Authors Daniel Oestreich and Kathleen Ryan discovered much during their 1990 field study of "undiscussables": the issues that people hesitate to talk about with those who can do something about the problem.
The following data is based on their interviews of 260 people in 22 organizations and is excerpted from their book, Driving Fear Out of the Workplace, Second Edition (Jossey-Bass, 1998).
Chapter 5: Undiscussables: Secrets that Everyone Knows
Undiscussables are an important window into the dynamics of fear in the workplace. In our field study, we wanted to know what issues people were most likely to be hesitant to talk about. From the stories shared by study participants, undiscussables were tabulated according to the frequency with which they were mentioned. Figure 5.1 summarizes the results.
Management performance comprises by far the largest category of undiscussables. (See chart.) It includes a variety of subsets related to how managers behave: study participants made comments in general or overall terms about poor managerial performance; they expressed disappointment in the technical competence of their superiors; they were critical of the ways in which higher-level leaders managed people.
Skill in "people management" was the shortcoming in management performance most often mentioned as undiscussable. This area directly pertains to the way managers interact with and provide leadership to their employees and is heavily influenced by perceptions of interpersonal communication skills.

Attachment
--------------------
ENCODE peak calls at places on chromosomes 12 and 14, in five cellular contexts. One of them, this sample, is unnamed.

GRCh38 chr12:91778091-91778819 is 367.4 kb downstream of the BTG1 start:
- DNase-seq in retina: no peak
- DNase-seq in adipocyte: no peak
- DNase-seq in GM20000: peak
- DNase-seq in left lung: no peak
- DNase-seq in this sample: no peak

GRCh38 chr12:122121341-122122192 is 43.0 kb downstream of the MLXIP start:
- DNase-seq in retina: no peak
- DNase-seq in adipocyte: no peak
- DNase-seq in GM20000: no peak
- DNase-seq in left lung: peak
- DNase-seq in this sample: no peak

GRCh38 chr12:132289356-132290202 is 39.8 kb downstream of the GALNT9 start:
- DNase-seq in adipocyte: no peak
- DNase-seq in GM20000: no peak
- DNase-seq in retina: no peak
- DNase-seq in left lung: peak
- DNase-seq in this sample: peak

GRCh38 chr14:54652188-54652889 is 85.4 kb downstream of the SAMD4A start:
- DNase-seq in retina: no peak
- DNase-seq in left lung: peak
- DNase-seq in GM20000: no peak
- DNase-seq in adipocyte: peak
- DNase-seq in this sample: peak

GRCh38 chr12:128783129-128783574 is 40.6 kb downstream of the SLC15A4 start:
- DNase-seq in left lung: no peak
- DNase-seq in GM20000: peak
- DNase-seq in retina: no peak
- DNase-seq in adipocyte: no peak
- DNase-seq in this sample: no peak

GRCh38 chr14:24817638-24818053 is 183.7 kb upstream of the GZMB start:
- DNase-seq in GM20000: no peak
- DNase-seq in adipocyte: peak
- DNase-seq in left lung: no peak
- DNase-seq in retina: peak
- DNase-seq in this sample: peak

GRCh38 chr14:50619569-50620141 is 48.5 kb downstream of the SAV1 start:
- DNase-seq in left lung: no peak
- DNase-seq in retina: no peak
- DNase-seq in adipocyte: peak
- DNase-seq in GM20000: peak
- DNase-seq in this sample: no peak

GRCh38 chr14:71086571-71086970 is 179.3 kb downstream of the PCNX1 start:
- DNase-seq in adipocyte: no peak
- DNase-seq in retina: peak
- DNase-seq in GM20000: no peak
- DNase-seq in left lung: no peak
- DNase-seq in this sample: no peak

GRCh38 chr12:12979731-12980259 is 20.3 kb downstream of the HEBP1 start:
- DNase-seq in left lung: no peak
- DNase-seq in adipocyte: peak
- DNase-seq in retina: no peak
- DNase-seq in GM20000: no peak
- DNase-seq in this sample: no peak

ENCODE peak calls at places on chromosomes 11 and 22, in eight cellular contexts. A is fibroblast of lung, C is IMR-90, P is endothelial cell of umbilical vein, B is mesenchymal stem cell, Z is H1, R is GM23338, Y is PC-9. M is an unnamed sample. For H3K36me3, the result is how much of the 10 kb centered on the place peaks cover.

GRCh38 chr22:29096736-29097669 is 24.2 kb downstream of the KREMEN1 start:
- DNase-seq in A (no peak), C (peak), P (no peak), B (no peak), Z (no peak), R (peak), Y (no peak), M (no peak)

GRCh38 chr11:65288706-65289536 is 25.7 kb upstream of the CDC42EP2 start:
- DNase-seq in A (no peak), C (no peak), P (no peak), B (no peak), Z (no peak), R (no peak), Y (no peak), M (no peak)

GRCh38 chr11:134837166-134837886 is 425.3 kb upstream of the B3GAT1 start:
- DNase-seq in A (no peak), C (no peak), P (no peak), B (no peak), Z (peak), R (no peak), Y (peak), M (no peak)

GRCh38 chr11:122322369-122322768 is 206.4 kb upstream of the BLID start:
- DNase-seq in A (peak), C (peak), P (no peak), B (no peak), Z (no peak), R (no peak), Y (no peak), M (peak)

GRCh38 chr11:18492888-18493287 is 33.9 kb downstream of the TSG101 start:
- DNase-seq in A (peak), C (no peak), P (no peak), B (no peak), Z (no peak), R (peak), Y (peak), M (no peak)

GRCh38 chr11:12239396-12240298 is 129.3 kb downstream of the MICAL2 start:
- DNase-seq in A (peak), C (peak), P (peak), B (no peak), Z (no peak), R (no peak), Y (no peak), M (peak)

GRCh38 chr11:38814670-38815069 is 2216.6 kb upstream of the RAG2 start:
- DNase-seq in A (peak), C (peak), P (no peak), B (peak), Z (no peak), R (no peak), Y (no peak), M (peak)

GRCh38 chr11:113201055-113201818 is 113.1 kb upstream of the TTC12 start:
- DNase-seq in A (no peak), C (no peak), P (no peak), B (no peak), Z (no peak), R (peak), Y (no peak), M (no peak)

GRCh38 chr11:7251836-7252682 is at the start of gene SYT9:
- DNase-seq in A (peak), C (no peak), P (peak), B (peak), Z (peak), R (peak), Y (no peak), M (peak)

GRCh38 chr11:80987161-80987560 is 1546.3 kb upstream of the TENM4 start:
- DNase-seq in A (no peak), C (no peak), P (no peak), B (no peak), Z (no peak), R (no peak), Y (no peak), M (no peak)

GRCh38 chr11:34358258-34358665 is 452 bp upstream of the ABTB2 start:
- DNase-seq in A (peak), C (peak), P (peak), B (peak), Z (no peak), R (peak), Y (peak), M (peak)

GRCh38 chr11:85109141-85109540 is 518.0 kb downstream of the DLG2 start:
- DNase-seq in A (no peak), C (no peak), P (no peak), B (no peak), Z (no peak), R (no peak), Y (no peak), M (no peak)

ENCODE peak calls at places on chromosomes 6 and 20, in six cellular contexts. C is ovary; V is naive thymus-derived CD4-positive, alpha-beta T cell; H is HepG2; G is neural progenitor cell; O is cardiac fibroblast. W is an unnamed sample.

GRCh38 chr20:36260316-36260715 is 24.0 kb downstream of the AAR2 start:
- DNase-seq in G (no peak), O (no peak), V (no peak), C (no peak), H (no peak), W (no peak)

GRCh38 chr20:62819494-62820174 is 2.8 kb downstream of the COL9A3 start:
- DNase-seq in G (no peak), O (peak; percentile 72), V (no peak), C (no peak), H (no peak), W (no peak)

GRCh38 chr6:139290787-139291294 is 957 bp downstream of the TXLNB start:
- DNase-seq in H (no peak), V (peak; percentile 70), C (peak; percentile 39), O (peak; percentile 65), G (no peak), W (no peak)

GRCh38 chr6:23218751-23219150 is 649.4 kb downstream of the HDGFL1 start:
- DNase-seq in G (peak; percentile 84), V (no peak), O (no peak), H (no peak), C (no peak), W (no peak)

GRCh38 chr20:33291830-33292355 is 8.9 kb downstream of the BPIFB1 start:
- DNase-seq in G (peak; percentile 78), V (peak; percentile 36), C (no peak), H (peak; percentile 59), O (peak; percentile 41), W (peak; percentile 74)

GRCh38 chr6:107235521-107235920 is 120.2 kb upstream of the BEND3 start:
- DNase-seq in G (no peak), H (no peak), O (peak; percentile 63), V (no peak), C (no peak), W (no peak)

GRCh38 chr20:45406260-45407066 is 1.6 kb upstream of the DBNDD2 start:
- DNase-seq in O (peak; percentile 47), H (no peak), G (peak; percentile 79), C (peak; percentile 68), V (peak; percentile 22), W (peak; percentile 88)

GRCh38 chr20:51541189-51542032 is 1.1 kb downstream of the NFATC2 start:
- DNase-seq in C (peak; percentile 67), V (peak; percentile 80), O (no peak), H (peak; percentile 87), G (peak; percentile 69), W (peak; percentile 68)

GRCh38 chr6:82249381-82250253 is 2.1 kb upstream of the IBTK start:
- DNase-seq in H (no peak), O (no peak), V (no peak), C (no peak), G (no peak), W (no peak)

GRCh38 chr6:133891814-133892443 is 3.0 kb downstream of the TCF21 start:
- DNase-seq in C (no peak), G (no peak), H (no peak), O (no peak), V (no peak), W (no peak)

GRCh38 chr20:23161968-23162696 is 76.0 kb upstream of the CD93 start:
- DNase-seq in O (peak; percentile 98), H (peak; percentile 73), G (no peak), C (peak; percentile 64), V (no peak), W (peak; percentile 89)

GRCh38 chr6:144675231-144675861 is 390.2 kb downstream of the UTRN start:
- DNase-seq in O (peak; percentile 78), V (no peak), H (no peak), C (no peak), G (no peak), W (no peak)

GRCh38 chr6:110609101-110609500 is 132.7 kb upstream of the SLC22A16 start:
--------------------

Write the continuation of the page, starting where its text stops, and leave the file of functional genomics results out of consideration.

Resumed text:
In effect, the largest single category of undiscussable issues was the immediate manager's interpersonal style.
Other aspects of management practice that were identified as undiscussable are:
* Decision-making -- how decisions get made and the quality of decisions;
* The boss' role in promotions, assignments, and terminations;
* Information flow that does not relate to decision making;
* Too heavy a workload;
* Assumptions about management motives; and
* Corporate politics.
Co-worker performance, at 10 percent, represents the second largest cluster of responses. It includes how well peers do the technical aspects of their jobs, as well as their personal conduct and interaction in the work environment.
Compensation and benefits includes concerns about pay equity and benefits as well as the way such systems are administered.
Equal employment opportunity practices combines any references to affirmative action, equal employment, or related aspects of workplace harassment or discrimination.
Change is a small category, but one that primarily reflects the concerns we heard about specific changes that had been implemented in various organizations we visited. People also talked to us about their perception of how much things in general seemed to be changing around them. (Given the rapid changes affecting workplaces since the original publication of this book, this category might be cited more frequently if our study was repeated today.)
Personnel systems other than pay includes organizational systems other than those that relate to compensation and benefits, such as hiring, promotion, termination or transfer, and employee development.
Individual feelings includes the personal emotions people have that relate to their work or work environment.
Performance feedback to the respondent reflects a lack of comment -- positive or negative -- about someone's performance.